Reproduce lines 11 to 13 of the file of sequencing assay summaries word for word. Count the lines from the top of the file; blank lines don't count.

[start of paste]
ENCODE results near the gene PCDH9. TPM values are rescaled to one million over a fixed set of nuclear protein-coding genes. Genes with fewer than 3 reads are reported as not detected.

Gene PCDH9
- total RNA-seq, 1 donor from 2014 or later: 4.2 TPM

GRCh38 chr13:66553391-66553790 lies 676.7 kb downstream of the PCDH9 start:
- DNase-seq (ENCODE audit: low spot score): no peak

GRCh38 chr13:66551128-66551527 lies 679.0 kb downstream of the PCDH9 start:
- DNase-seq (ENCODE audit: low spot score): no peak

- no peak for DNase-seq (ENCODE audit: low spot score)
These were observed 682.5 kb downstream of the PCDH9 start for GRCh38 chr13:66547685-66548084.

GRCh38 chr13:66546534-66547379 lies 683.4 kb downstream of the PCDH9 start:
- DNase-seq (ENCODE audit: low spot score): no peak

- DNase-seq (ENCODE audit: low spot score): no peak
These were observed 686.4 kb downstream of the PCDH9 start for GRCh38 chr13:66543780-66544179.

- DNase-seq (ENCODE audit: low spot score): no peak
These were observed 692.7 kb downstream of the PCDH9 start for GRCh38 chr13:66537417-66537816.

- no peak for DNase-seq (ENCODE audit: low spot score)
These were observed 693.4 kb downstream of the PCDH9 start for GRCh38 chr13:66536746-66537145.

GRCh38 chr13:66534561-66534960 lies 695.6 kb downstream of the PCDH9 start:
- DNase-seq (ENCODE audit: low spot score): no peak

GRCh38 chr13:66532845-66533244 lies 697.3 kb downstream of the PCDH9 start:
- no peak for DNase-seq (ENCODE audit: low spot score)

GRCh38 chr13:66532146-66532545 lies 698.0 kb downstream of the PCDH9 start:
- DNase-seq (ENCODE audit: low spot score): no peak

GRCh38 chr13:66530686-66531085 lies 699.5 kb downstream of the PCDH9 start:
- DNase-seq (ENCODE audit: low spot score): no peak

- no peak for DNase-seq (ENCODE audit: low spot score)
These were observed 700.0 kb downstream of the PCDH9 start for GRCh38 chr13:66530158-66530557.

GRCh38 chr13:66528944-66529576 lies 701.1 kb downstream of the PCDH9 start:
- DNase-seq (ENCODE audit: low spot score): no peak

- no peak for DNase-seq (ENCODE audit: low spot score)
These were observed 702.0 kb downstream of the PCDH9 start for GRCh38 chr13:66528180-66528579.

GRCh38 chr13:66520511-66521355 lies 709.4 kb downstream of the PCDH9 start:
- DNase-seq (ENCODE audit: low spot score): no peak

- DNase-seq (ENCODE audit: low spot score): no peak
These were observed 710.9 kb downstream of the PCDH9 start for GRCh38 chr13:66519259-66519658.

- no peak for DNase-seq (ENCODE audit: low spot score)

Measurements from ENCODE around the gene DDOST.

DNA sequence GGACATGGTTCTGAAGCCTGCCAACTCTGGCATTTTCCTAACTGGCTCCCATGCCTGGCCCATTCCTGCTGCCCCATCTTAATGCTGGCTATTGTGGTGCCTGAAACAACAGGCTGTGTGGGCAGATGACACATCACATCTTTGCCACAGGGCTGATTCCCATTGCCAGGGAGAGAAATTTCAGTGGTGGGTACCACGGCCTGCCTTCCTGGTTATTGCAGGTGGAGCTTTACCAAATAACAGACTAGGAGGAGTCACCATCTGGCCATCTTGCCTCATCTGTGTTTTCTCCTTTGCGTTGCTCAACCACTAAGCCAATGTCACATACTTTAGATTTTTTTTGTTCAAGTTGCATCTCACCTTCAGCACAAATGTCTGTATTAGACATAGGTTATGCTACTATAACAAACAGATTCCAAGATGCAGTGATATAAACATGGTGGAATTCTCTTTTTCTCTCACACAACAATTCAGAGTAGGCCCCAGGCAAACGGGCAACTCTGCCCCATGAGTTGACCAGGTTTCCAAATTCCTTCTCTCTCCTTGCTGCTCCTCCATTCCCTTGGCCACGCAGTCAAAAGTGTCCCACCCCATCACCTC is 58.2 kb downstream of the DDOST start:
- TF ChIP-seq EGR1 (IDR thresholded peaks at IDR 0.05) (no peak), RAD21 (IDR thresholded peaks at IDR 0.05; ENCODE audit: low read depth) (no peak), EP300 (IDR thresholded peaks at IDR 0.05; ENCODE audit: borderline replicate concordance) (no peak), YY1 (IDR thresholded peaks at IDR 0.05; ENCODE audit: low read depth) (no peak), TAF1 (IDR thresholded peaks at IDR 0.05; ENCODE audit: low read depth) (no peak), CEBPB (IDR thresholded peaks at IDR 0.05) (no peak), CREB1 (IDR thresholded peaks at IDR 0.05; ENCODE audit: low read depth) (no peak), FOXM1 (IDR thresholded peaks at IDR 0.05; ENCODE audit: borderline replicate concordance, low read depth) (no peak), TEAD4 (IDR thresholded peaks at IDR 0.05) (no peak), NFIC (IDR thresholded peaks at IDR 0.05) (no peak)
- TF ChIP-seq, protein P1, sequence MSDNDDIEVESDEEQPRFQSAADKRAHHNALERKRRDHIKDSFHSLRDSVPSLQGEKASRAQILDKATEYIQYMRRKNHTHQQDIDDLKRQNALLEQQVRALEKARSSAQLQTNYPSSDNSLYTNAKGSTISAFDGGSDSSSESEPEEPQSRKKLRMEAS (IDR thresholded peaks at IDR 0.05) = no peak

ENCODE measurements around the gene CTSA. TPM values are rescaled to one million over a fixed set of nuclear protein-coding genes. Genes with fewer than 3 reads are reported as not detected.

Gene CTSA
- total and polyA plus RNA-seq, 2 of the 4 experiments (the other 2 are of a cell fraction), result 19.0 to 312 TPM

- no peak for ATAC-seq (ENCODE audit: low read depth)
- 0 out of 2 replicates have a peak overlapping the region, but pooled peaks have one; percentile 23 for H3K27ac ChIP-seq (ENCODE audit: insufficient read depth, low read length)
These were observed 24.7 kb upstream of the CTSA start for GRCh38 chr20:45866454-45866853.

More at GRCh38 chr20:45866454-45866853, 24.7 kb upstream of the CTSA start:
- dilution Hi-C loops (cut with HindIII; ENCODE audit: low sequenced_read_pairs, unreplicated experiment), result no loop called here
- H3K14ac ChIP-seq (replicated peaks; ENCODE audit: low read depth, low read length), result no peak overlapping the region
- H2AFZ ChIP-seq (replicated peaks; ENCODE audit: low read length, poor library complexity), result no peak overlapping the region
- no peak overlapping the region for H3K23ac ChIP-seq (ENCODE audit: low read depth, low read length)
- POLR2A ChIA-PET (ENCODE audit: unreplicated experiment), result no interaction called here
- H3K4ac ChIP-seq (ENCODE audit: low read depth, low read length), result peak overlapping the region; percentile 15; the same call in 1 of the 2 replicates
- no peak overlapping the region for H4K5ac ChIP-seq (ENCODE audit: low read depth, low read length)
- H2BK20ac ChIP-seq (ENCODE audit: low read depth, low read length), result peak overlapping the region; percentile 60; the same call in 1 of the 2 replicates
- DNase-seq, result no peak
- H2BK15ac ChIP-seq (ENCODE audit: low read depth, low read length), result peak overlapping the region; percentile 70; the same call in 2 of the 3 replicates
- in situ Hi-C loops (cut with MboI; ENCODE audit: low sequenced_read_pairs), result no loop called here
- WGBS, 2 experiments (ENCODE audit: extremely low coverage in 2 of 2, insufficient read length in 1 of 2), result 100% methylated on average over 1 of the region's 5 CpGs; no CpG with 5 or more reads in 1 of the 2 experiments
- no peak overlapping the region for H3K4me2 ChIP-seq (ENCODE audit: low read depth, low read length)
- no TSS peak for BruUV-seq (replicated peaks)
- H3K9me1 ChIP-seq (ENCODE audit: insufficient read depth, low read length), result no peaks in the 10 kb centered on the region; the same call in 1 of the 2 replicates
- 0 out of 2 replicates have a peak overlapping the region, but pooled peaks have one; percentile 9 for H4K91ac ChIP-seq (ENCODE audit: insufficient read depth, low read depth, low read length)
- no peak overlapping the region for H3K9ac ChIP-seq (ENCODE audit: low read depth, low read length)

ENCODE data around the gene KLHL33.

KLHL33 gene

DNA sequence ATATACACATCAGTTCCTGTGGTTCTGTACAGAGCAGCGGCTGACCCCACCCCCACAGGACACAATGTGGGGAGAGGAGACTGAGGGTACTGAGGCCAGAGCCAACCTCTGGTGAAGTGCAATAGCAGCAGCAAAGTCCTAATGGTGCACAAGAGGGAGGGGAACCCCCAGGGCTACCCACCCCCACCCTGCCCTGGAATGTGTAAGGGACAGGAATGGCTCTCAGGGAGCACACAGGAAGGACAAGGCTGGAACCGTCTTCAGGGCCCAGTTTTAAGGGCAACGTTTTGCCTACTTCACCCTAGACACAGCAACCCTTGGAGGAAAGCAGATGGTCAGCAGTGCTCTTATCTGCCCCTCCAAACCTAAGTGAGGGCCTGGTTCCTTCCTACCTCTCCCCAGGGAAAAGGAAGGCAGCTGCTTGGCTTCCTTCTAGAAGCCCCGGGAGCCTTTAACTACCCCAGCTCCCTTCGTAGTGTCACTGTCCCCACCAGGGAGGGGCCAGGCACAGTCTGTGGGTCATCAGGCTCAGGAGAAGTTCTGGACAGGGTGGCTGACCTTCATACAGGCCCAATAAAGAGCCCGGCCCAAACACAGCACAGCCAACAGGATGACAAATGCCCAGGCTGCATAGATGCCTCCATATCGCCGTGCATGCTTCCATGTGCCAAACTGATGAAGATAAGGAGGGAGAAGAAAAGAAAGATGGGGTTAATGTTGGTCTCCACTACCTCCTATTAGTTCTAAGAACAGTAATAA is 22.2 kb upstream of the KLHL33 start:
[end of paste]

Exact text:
- DNase-seq (ENCODE audit: low spot score): no peak

- DNase-seq (ENCODE audit: low spot score): no peak
These were observed 686.4 kb downstream of the PCDH9 start for GRCh38 chr13:66543780-66544179.